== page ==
If consecutive half-lives are constant, then the reaction is of 1st order. If the consecutive half-lives are increasing, then the reaction is 2nd order or greater. As shown on the graph of time against concentration, the consecutive half-lives (t1=15s, t2=29s, t3=54s) for my experiment are increasing. Therefore I must use a different method for determining the order of reaction. Logarithms involving concentration and reaction rate can be used to produce a graph from which we can work out the order and rate constant of reaction. Rate = k[HCl]n , where k is the rate constant, and n is the order of the reaction. If we take the logarithm of both sides of this equation then we get: log rate = n log[HCl] + log k . In the graph below of log[HCl] vs. log(rate), the gradient of the line produced will be the order of the reaction, and the y-intercept will be the logarithm of the rate constant. From this graph the order of the reaction is 1.98 and the rate constant is 100.426 = 2.67 mol-1 dm3 s. 1.98 is sufficiently close to 2 for me to draw the conclusion that the reaction is of 2nd order with respect to concentration of HCl, since there are significant sources of error in my experiment. Sources of error The reaction between HCl and magnesium is exothermic. This means that as the reaction proceeds, heat is produced. Temperature is a factor affecting the rate of reaction: the rate is faster as temperature increases. This means that despite my efforts to make the experiment a fair test, concentration was not the only factor influencing my results, there was also the increasing temperature of the reaction mixture. I repeated the experiment twice more to measure the temperature increase. The mixture went from 23�C to 30�C and 31�C on each test. From the results of the second part of this investigation, we can estimate the error as a factor of the rate. Using the Arrhenius equation, k = Ae-Ea/RT. ...read more.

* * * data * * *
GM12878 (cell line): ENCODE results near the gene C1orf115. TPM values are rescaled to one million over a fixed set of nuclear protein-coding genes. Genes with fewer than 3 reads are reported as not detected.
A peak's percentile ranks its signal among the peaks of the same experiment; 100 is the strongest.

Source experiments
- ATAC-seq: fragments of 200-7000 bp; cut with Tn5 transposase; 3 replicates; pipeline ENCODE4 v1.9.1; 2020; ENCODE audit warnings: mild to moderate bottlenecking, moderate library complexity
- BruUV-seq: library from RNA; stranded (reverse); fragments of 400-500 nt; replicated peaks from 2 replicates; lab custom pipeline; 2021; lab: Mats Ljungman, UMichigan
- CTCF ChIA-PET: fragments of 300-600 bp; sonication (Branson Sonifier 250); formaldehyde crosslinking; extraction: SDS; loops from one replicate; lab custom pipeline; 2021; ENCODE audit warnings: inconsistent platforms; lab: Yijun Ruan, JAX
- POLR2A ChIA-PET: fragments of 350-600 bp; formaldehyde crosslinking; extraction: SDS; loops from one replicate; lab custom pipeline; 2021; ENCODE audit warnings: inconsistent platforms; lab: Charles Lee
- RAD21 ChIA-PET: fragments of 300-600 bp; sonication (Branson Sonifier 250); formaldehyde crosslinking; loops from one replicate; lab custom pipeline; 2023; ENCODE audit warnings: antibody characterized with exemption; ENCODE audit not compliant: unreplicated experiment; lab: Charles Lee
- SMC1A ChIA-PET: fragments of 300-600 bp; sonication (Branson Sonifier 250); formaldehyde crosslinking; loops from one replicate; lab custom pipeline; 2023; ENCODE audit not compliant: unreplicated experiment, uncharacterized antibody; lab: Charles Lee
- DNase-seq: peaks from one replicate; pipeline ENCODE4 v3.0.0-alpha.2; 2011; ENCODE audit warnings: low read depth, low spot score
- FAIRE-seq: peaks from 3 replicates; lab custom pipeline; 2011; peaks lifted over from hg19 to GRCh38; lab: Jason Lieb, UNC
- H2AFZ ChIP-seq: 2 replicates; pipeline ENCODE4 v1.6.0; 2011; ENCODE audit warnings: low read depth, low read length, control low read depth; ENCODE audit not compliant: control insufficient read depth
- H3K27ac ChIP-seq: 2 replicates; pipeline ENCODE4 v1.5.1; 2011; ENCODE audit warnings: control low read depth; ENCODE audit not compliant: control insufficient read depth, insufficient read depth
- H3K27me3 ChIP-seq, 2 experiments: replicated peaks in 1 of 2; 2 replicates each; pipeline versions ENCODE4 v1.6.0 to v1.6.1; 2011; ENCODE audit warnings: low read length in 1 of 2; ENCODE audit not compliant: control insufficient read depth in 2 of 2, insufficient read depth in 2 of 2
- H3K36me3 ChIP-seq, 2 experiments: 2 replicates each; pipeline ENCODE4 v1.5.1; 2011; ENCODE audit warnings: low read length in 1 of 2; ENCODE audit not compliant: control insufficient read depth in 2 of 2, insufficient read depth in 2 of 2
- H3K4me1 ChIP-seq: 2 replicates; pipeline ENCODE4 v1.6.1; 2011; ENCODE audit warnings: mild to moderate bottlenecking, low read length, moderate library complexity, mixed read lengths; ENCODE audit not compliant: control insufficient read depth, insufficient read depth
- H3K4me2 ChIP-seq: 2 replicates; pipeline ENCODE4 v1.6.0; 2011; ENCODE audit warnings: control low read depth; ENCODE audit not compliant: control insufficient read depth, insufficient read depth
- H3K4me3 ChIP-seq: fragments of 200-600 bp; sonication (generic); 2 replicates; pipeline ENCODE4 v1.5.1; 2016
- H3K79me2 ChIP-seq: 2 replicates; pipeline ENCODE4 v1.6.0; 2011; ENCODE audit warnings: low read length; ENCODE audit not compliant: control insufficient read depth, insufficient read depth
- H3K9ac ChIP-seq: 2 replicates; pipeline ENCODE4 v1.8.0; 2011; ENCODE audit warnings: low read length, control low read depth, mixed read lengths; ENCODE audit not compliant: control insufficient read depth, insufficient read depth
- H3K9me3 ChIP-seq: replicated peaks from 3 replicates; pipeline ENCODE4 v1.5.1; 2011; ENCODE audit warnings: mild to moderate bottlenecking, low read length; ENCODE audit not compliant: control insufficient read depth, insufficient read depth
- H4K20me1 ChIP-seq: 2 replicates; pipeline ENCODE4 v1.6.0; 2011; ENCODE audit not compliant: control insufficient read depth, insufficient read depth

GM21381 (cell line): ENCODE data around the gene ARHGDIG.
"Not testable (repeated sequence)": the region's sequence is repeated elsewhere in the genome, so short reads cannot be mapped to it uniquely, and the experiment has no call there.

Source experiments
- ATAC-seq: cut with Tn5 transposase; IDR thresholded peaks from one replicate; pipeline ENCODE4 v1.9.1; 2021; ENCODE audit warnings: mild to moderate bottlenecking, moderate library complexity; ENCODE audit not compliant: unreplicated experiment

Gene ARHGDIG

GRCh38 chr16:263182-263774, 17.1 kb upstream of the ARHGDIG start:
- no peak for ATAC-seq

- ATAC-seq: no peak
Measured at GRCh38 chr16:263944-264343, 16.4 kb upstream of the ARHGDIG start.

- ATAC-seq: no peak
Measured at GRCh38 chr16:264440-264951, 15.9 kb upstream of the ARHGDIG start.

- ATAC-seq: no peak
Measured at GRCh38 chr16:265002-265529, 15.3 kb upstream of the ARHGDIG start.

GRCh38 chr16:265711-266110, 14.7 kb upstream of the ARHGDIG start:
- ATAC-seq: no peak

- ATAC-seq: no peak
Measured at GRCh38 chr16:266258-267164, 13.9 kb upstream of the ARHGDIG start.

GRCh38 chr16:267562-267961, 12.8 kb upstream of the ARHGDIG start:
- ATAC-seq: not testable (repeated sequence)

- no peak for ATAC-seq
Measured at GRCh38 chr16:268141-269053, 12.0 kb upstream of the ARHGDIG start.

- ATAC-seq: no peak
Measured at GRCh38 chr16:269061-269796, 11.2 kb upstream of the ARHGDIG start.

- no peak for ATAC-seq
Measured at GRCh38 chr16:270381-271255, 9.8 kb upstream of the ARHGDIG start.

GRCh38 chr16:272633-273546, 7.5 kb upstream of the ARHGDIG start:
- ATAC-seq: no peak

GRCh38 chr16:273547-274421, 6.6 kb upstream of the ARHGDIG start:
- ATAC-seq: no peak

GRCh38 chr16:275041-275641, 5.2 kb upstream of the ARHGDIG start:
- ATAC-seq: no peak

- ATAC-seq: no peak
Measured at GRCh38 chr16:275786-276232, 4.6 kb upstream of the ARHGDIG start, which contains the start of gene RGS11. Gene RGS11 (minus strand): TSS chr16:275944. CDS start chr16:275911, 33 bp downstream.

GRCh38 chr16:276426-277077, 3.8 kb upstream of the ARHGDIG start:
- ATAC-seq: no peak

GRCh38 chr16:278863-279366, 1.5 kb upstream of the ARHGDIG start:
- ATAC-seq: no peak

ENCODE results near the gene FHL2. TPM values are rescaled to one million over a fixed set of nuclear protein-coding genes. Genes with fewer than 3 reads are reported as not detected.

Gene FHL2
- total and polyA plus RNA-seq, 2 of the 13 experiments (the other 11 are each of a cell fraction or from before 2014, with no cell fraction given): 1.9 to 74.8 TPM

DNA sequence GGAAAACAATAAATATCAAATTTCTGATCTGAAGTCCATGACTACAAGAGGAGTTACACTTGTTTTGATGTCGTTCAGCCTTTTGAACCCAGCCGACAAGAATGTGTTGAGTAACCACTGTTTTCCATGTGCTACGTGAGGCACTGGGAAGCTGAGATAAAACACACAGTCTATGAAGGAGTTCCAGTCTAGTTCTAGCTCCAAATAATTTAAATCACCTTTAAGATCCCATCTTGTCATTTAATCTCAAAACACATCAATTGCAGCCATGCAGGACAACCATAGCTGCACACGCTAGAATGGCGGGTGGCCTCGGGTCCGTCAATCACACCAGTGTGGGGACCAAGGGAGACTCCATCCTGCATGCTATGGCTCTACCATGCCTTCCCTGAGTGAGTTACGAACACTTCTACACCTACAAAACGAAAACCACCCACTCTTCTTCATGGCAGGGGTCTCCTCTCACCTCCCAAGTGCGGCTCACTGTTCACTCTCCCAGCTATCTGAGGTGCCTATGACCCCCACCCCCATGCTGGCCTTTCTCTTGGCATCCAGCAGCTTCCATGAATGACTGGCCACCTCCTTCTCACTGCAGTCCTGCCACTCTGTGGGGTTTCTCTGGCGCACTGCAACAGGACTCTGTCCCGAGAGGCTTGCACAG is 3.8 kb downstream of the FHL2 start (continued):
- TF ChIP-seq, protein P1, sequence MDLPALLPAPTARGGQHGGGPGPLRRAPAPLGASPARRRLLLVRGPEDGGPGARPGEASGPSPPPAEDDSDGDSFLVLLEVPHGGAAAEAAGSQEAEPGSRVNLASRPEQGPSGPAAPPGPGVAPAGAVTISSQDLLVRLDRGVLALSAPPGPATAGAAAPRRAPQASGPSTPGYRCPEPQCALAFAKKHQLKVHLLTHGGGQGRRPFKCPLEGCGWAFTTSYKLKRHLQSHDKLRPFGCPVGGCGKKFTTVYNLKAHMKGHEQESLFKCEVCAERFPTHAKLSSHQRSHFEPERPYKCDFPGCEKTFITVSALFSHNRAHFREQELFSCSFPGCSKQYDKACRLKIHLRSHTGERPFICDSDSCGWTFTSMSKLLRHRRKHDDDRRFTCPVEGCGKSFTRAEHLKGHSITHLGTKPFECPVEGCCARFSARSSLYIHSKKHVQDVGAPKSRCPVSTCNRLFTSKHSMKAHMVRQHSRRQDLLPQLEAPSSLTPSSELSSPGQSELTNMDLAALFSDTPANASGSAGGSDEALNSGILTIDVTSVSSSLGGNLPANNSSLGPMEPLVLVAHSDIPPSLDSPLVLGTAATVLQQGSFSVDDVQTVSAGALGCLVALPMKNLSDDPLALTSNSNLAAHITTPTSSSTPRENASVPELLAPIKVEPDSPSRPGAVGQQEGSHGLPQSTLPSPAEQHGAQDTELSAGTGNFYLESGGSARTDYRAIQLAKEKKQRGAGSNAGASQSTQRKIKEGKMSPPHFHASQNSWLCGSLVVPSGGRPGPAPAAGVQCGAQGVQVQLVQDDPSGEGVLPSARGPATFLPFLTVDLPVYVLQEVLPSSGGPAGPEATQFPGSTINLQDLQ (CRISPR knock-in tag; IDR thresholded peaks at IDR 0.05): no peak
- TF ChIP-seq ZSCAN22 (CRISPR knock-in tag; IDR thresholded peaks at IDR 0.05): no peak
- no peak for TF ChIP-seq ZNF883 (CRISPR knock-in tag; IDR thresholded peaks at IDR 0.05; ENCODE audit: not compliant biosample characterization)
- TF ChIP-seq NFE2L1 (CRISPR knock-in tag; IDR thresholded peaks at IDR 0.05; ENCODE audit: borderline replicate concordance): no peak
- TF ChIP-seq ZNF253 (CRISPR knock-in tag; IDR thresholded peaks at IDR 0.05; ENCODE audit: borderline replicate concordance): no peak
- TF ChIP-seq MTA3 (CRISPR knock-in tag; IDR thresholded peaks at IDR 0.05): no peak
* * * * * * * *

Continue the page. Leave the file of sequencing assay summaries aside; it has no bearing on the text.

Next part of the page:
Conclusion

The main source of error however is judging when the reaction is complete. As the reaction progresses, there is less and less visual activity, until suddenly there is no magnesium left. It is difficult to judge exactly when that point is. Therefore I estimate that on any of my tests there could be an error of up to �2 seconds. As well as being heated up by the exothermic nature of the reaction, the reaction mixture will cool down as the reaction proceeds if it is at a temperature higher than that of its surroundings. This would have affected my results much more than the heat produced by the reaction, as the volume of HCl was very large. Therefore my results must be inaccurate due to the reduction in rate of reaction due to the falling temperature of the reactants at starting temperatures. Limitations More accurate readings would have been obtained if I was able to control the change in temperature over the course of the reaction. This would be possible if I could place the beaker in which the reaction takes place inside a water bath which is maintained at the desired temperature for the reaction. The water bath would receive some of the heat produced by the exothermic reaction, and also it would warm up the reaction mixture as if its temperature falls. Ideally the water bath should be large, for maximum heat capacity, and the reaction mixture small, to allow maximum heat exchange. Visually judging when the reaction is complete is a method that always has a margin of error due to human error. This was estimated at about �2 seconds. I could have instead timed how long it took the reaction to produce a certain amount of hydrogen gas, say 50cm3, and taken the inverse of this time to find a rate. This would eliminate the problem of being uncertain when to stop the stopwatch. 1 Nuffield Advanced Chemistry, Students Book p242. 2 Nuffield Advancing Chemistry website: www.chemistry-react.org/go/Tutorial/Tutorial_4425.html 3 Nuffield Advanced Chemistry Student Book, p257 Hubert Rogers - 1 - Candidate No: 4484 ...read more.